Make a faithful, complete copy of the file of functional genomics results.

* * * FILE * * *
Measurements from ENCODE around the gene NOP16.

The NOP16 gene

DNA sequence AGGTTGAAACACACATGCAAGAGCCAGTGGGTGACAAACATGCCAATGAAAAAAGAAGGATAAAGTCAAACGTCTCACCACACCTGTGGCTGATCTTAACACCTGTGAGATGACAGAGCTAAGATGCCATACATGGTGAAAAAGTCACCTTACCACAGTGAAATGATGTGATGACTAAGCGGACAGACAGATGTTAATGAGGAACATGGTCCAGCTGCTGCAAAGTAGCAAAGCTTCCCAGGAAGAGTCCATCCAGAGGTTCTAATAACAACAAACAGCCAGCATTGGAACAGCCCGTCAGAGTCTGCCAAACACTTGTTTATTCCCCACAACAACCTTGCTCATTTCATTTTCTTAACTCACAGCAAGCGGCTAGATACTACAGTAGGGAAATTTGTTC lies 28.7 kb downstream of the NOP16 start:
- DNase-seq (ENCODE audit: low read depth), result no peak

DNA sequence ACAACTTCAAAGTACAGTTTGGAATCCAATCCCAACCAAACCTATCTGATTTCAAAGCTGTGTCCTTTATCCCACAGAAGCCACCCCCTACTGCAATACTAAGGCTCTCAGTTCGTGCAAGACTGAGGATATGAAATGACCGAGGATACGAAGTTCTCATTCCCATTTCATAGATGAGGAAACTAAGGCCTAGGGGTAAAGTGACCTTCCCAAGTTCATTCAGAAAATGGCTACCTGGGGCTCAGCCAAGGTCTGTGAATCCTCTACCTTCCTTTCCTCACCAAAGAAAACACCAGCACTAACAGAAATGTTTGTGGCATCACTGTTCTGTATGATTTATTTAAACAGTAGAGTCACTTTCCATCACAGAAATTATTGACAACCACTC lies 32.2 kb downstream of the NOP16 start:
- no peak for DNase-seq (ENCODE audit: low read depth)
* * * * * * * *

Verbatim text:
Measurements from ENCODE around the gene NOP16.

The NOP16 gene

DNA sequence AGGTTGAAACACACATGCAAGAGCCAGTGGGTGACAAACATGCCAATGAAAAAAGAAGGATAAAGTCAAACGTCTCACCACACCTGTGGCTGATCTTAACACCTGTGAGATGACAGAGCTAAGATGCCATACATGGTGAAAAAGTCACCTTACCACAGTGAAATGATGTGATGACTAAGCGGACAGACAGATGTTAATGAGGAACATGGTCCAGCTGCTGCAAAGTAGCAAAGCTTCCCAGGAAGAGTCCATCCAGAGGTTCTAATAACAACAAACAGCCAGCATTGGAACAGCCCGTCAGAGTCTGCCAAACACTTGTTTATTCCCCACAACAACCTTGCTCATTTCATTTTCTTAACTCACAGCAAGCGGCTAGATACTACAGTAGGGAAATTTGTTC lies 28.7 kb downstream of the NOP16 start:
- DNase-seq (ENCODE audit: low read depth), result no peak

DNA sequence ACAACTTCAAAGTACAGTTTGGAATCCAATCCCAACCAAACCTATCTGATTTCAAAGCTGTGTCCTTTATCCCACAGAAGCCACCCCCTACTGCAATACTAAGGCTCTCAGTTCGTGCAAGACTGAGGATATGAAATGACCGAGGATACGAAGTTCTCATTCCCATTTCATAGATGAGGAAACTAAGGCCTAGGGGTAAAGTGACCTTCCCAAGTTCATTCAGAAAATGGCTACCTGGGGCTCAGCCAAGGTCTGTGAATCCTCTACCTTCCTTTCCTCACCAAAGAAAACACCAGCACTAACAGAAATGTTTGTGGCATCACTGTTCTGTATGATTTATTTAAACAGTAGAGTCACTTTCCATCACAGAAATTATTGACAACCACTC lies 32.2 kb downstream of the NOP16 start:
- no peak for DNase-seq (ENCODE audit: low read depth)